Out of the story arise doctrines, from God's actions that are revealed in the story certain attributes or characteristics of God are also revealed. Throbbing verbs generate stable nouns. We discern that God is a Trinity, that human beings are born in sin, and are hopelessly lost and condemned, but that Christ is the God-man who has come to save us from sin's penalty and power, all the wonderful truths of Christ's active obedience, atoning death, resurrection, ascension and return, the application of redemption by the Spirit through the Gospel in the new birth, justification, sanctification, glorification, the nature of the church and its ministry, and our future hope, all of these doctrines arise from the drama that unfolds gradually in the history of revelation. Just as the dramatic story produces doctrines, doctrines provoke doxology or praise.
We see this pattern in the New Testament epistles especially in Romans. It is interesting that whenever Paul completes a doctrinal "hike" through God's gracious election, redemption, calling, justification, and sanctification in Christ the vista from such dizzying peaks leads him to break out in praise. "What shall we say then in response to these things? If God is for us, who can be against us? Oh the depth of the riches both of the wisdom and of the knowledge of God, how unsearchable are his judgments and his ways past finding out; for of him and to him and through him are all things, to him be the glory forever, Amen." Only then does Paul say in Romans 12, "I appeal to you therefore, in view of God's mercies to present your bodies a living sacrifice." You see folks, the story generates doctrines, which generate genuine emotion leading to grateful obedience. When we begin to take any of these stages for granted, and its usually the earlier ones that get lost first, we assume the Gospel and loose not only our sense of wonder at God's amazing grace, but the only hope of genuine experience and transformation. We end up with what Paul called a "form of godliness while denying its power." Power not only at the beginning of the Christian life, but in the middle, and the end, not only for conversion, but for growth and discipleship is always the Gospel of Jesus Christ.
June 1, 2008 Commentary:
The Theology of N.T. Wright
We are continuing our series, Christless Christianity, and in this program we are taking a look at, as we have been, various challenges to doctrines that are really essential to a Chrsit-filled Christianity. In this particular program we are going to look at the gospel according to N.T. Wright. Back in the 1970s a revolution occurred in New Testament studies, pastors a nd biblical scholars were told that the Judaism confronted by Paul was nothing like the works-righteousness that centuries of Protestant interpretation had assumed. We read Paul through the eyes of Luther and his personal crisis of trying to find a gracious God. Eventually this trend was dubbed the "NPP" by one of its leading scholars, James Dun and no one has done more to make this approach more popular in Evangelical circles today than the prolific, intelligent, and often insightful New Testament scholar N.T. Wright, currently bishop of Durham.
I recall during my own days of doctoral study the stir that Tom Wright caused at Oxford with his publication of his book The Climax of the Covenant. Since then Wright's influence has mushroomed, much of this is good I would argue. First of all, like most NPP scholars Wright reminds us that the Judaism of Paul's day was not simply a version of the Christian heresy of Pelagianism. Jews had a doctrine of grace. Second he fills out the picture of the NT world and the background of Jesus and Paul with remarkable skill abd depth. I remember his homecoming lectures at Yale on the resurrection that brought the whole assembly of a very religiously mixed audience to its feet in a pretty long standing ovation. It became his amazing book The Resurrection of the Son of God and will doubtless have a lasting positive impact. Third, Wright reminds us that salvation is a broader term than "how I got saved," it's cosmic, historical, and sweeping in its scope. Establishing and vindicating God's Lordship over history.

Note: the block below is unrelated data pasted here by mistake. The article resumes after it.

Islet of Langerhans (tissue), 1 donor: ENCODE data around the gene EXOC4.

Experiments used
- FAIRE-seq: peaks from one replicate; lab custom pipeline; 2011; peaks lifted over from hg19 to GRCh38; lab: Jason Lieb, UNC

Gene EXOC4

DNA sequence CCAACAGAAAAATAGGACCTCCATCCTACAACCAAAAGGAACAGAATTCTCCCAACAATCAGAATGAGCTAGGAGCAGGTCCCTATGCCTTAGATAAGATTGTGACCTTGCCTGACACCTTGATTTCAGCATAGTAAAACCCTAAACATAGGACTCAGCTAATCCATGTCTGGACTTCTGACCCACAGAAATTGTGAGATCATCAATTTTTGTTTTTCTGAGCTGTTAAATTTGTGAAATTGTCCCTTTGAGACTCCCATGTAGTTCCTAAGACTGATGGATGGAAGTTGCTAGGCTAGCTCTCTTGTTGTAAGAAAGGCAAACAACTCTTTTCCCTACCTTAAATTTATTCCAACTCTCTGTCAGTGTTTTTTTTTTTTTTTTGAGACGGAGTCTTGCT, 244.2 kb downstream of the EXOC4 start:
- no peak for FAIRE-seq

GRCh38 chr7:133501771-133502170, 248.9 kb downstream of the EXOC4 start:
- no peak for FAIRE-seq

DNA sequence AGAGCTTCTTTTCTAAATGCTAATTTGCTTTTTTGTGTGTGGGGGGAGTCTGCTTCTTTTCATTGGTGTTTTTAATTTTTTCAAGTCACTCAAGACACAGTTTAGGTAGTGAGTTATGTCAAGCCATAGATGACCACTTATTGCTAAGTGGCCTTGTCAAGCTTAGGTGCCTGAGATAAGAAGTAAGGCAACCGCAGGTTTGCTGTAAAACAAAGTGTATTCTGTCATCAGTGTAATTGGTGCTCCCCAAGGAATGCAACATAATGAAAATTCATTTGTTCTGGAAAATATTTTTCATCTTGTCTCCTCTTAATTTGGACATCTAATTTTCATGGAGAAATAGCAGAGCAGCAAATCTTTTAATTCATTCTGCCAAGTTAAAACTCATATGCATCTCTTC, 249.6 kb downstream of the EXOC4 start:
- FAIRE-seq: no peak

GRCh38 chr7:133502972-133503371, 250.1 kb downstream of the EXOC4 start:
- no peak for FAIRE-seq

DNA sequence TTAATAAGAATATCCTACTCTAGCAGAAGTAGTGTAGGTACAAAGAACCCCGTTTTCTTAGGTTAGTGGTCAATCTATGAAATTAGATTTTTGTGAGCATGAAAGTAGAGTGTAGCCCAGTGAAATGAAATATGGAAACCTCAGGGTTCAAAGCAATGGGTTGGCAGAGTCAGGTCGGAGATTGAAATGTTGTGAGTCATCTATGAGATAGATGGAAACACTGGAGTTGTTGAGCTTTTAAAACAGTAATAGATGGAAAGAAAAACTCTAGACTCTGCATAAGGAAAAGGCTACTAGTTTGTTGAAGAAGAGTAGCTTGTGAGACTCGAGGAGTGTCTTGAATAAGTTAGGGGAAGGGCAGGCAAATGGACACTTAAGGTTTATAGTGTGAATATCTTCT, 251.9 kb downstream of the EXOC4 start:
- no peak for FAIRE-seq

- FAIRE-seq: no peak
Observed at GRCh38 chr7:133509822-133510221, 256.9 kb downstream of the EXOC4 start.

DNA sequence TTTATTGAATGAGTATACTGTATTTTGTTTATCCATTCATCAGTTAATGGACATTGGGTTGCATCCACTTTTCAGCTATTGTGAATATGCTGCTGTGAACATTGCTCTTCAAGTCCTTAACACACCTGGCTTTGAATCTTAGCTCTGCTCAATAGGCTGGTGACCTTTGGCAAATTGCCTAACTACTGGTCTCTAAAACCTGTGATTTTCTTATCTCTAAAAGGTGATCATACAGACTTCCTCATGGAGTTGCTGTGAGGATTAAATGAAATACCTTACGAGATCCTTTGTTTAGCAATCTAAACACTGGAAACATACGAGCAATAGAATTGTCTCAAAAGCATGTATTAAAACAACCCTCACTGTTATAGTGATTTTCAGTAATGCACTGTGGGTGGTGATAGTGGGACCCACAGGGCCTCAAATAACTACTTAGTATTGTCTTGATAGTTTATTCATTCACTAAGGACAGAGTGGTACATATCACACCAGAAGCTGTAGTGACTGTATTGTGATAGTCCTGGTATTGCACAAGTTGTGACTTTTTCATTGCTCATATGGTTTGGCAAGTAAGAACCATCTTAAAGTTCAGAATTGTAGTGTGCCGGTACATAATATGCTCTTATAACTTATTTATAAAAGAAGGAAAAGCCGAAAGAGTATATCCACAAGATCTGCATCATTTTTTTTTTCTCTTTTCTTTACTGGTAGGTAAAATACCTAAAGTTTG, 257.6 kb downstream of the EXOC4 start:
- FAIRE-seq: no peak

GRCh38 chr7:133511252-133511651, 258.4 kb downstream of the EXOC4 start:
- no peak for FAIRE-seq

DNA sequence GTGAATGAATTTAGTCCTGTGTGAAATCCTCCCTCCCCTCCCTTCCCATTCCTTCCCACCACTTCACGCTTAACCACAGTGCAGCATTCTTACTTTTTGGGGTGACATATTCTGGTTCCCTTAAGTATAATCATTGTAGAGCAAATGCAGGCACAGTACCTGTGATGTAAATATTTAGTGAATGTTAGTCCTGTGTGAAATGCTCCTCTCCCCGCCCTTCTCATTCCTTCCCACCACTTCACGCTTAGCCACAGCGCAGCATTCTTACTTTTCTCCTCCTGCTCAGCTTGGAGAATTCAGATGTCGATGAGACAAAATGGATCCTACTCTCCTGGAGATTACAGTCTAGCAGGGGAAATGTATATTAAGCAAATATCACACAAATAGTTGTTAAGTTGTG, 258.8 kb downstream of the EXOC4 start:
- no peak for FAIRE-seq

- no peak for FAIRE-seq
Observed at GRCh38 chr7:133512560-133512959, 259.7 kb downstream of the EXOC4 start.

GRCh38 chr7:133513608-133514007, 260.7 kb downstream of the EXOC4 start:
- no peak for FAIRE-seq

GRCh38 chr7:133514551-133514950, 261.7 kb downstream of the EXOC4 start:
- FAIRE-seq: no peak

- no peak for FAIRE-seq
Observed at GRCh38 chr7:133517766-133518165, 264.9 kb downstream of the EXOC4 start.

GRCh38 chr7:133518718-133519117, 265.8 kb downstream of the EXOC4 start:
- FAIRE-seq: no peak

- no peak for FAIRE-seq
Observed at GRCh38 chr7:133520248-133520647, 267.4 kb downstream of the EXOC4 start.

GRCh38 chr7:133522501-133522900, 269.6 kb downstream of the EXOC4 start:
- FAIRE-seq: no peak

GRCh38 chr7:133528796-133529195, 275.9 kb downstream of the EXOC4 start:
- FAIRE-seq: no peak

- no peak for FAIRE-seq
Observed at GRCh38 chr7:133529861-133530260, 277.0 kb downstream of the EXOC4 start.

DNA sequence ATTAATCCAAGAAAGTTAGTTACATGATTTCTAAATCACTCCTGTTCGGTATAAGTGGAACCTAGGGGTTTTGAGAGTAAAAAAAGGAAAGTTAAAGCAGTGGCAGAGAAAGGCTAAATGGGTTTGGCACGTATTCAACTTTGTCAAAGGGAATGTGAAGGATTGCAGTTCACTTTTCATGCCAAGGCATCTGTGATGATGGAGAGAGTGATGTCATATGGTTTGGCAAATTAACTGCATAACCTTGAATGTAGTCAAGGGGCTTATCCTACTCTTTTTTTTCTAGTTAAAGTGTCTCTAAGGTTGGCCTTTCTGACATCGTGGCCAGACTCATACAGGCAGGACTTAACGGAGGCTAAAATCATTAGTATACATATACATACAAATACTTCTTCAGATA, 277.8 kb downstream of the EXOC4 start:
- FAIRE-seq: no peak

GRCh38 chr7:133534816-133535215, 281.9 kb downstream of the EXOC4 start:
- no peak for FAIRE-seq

However, Wright has also been at the forefront of those who criticize the Reformation's understanding of the Gospel message. First, he says that Paul's concern isn't how individuals are made right with God, that is saved, but how Gentiles can become part of the one people of God along with the Jews. No longer circumcision, but faith is the badge of membership in the covenant community. However, even faith is redefines as "faithfulness." Further confusing Law and Gospel, Wright fails to distinguish between the covenant at Sinai and the covenant of grace, and he reduces the works of the Law in Paul to the ceremonies that distinguished Jews from Gentiles. As a result he argues we are justified, that is "belong to the people of God," by faith in the present, but await a future justification based on in his own words, "our total life lived." God cannot give his righteousness to someone else, so there is no imputation of righteousness to the sinner, the good news of the Gospel then is basically this, "Jesus Christ not Caesar is Lord." Therefore, we should do everything we can to bring the whole world under Christ's Lordship rather than the lordship of American military might, multinational corporations, and other forms of international oppression. Also part of this good news is the announcement that Gentiles no longer have to be circumcised or keep Kosher, but apart from his imputed righteousness, by which we are saved from God's wrath and counted just, is the announcement that Jesus is Lord really "good news?" or is the worst possible news? Is the question "how can I be saved?" completely foreign to Scripture? Because of this importance of Wright's arguments and perspective and his influence, even in our Evangelical, Reformed, and Lutheran circles today we thought it would be a good idea to offer some analysis of his arguments. In the process, it will bring us right back to the central question we keep coming back to on the White Horse Inn, what is the gospel?